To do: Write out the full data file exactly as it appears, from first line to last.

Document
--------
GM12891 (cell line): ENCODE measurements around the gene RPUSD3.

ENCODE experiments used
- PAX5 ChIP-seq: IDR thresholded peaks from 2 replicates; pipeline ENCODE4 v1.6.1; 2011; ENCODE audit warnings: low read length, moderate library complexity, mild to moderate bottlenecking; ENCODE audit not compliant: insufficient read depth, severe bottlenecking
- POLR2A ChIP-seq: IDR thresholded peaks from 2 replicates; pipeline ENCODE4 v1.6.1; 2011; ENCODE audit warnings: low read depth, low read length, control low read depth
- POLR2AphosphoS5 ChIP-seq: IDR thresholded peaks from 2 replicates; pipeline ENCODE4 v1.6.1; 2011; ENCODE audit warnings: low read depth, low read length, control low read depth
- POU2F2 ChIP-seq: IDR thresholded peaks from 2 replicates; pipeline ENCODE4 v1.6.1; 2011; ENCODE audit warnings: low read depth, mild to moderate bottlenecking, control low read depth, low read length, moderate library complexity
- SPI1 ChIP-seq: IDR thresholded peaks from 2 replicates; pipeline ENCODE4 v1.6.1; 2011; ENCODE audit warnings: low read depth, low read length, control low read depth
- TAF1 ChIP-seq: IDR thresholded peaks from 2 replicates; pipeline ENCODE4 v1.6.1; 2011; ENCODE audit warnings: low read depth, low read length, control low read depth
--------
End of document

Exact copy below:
GM12891 (cell line): ENCODE measurements around the gene RPUSD3.

ENCODE experiments used
- PAX5 ChIP-seq: IDR thresholded peaks from 2 replicates; pipeline ENCODE4 v1.6.1; 2011; ENCODE audit warnings: low read length, moderate library complexity, mild to moderate bottlenecking; ENCODE audit not compliant: insufficient read depth, severe bottlenecking
- POLR2A ChIP-seq: IDR thresholded peaks from 2 replicates; pipeline ENCODE4 v1.6.1; 2011; ENCODE audit warnings: low read depth, low read length, control low read depth
- POLR2AphosphoS5 ChIP-seq: IDR thresholded peaks from 2 replicates; pipeline ENCODE4 v1.6.1; 2011; ENCODE audit warnings: low read depth, low read length, control low read depth
- POU2F2 ChIP-seq: IDR thresholded peaks from 2 replicates; pipeline ENCODE4 v1.6.1; 2011; ENCODE audit warnings: low read depth, mild to moderate bottlenecking, control low read depth, low read length, moderate library complexity
- SPI1 ChIP-seq: IDR thresholded peaks from 2 replicates; pipeline ENCODE4 v1.6.1; 2011; ENCODE audit warnings: low read depth, low read length, control low read depth
- TAF1 ChIP-seq: IDR thresholded peaks from 2 replicates; pipeline ENCODE4 v1.6.1; 2011; ENCODE audit warnings: low read depth, low read length, control low read depth